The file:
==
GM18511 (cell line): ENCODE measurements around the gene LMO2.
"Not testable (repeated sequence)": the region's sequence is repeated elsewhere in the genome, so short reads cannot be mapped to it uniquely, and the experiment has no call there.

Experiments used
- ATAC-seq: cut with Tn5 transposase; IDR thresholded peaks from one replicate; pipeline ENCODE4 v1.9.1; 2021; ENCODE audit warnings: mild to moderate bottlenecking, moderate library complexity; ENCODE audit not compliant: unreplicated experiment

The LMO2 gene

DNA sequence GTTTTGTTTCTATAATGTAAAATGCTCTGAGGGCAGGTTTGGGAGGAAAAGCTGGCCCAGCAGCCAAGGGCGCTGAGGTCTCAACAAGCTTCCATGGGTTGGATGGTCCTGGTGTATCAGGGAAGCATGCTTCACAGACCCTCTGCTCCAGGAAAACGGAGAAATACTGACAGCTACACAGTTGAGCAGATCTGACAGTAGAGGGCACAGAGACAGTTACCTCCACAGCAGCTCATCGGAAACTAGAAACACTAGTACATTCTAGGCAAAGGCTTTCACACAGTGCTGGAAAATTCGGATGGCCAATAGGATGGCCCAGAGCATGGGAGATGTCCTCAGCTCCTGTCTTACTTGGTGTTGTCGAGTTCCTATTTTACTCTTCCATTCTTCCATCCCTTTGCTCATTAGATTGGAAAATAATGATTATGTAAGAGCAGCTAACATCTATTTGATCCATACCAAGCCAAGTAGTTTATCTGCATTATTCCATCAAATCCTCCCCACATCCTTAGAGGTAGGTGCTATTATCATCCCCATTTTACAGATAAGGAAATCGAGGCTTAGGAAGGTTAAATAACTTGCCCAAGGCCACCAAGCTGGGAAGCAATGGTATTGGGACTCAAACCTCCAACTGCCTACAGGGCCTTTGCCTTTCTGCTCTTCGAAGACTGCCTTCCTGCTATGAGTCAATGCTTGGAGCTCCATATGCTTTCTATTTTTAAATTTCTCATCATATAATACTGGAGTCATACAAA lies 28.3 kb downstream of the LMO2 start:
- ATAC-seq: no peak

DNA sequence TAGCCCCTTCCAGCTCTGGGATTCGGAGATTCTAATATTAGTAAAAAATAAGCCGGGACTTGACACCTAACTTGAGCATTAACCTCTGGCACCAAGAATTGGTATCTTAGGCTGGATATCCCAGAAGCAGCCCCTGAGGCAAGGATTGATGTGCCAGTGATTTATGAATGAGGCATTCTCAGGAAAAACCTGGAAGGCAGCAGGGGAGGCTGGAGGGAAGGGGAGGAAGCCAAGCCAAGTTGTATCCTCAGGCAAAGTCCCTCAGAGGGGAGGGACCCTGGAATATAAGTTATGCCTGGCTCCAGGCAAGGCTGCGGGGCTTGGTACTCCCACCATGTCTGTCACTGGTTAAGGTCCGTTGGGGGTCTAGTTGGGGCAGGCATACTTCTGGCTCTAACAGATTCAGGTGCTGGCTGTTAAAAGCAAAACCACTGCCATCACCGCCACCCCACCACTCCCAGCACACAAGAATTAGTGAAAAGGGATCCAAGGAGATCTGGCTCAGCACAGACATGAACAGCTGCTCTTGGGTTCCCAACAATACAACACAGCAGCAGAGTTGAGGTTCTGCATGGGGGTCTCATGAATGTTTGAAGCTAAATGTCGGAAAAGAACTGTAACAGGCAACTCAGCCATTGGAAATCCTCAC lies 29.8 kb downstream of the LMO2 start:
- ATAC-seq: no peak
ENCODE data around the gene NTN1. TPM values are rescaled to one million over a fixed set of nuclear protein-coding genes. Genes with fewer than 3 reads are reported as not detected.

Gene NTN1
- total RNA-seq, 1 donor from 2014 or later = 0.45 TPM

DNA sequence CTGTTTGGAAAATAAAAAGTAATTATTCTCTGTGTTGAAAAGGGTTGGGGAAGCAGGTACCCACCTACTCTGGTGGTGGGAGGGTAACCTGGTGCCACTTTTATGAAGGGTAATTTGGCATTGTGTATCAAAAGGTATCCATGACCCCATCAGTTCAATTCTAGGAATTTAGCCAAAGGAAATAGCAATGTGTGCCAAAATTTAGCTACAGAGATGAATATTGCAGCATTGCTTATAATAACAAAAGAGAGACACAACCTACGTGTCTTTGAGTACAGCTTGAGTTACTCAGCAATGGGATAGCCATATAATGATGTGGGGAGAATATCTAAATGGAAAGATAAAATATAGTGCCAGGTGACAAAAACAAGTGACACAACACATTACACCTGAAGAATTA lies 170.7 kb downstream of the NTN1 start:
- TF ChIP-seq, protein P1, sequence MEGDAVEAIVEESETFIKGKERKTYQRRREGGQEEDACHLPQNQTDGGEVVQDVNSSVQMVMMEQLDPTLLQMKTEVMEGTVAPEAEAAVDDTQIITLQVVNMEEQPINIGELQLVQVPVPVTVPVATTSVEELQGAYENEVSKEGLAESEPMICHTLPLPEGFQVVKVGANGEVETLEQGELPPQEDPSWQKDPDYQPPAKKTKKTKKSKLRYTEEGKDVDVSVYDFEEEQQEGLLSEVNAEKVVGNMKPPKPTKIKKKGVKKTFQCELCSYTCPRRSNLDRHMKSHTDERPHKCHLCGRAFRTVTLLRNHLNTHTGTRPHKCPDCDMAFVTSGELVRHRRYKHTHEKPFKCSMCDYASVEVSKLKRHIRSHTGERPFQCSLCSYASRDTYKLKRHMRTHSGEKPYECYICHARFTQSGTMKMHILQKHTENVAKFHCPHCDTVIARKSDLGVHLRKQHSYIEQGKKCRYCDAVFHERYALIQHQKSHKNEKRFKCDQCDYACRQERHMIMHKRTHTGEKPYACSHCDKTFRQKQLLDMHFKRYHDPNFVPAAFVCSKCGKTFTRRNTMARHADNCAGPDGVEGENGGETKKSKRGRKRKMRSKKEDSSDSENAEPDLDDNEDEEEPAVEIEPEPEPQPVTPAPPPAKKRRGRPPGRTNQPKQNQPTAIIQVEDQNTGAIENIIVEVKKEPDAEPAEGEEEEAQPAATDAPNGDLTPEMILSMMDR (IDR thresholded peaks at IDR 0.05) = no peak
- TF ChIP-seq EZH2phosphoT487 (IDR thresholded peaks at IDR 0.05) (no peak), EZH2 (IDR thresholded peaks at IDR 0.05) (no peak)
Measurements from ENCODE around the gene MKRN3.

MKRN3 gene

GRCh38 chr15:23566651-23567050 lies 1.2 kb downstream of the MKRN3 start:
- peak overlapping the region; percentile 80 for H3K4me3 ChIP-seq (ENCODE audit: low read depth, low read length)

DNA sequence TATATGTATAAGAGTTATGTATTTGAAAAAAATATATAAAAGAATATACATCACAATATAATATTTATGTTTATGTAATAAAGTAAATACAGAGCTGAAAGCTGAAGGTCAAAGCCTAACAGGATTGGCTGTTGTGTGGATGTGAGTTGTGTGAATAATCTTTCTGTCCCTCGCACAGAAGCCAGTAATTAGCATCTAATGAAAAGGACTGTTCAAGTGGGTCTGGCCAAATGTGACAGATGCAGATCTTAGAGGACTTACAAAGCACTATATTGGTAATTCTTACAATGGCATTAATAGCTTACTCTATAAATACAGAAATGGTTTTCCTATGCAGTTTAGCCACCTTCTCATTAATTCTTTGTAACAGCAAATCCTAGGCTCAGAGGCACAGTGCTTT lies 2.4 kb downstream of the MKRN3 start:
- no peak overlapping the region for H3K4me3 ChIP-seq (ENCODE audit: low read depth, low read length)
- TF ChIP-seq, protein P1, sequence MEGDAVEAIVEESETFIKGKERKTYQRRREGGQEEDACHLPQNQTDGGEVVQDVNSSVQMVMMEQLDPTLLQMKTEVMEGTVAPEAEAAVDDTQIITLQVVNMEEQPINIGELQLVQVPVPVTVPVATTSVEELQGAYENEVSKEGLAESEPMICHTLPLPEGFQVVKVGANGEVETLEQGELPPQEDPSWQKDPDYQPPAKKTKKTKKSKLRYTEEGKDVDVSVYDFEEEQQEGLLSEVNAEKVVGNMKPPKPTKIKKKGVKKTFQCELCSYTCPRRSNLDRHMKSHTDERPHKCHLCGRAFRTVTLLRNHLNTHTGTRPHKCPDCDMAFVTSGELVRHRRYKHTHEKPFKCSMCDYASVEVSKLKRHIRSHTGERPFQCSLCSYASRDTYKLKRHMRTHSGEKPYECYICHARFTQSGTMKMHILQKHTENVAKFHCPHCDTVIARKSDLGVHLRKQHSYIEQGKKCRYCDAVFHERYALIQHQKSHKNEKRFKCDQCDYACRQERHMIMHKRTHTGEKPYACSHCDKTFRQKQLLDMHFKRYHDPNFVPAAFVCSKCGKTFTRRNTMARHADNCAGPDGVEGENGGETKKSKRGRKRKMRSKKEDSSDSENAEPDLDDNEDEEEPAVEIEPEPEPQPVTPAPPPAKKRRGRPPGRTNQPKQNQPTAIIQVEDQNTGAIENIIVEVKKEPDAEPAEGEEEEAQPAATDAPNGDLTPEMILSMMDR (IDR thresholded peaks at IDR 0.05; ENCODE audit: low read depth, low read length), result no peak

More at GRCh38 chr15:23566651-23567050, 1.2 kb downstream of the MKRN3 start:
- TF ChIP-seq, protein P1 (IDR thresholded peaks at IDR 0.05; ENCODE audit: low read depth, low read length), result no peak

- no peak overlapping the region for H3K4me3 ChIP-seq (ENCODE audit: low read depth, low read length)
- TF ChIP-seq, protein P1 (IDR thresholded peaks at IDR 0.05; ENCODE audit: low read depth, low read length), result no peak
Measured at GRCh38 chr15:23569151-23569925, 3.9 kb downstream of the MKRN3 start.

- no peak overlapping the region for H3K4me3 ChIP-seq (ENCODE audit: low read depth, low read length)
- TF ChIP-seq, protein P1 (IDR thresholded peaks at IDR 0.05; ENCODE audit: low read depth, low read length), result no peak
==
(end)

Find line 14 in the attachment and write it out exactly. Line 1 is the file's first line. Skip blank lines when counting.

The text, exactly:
- TF ChIP-seq, protein P1, sequence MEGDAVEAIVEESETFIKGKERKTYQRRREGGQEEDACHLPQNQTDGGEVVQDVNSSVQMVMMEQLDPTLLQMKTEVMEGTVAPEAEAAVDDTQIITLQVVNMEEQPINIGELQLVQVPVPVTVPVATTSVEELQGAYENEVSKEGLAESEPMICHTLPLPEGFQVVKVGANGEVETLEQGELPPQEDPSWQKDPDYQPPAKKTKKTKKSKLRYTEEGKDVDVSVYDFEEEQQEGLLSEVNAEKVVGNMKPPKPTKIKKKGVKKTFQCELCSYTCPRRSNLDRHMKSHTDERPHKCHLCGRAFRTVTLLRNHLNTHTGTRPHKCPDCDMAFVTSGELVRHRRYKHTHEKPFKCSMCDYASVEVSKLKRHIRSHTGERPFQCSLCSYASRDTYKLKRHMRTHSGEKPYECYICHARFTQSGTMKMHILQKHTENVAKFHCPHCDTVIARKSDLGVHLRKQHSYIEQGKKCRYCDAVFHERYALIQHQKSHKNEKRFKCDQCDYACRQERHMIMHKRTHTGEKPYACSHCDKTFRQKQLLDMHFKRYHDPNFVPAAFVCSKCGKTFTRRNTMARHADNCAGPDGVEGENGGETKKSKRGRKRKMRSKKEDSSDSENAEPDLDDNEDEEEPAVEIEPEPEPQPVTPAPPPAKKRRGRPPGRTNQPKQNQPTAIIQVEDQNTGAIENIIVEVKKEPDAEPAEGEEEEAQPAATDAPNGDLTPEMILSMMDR (IDR thresholded peaks at IDR 0.05) = no peak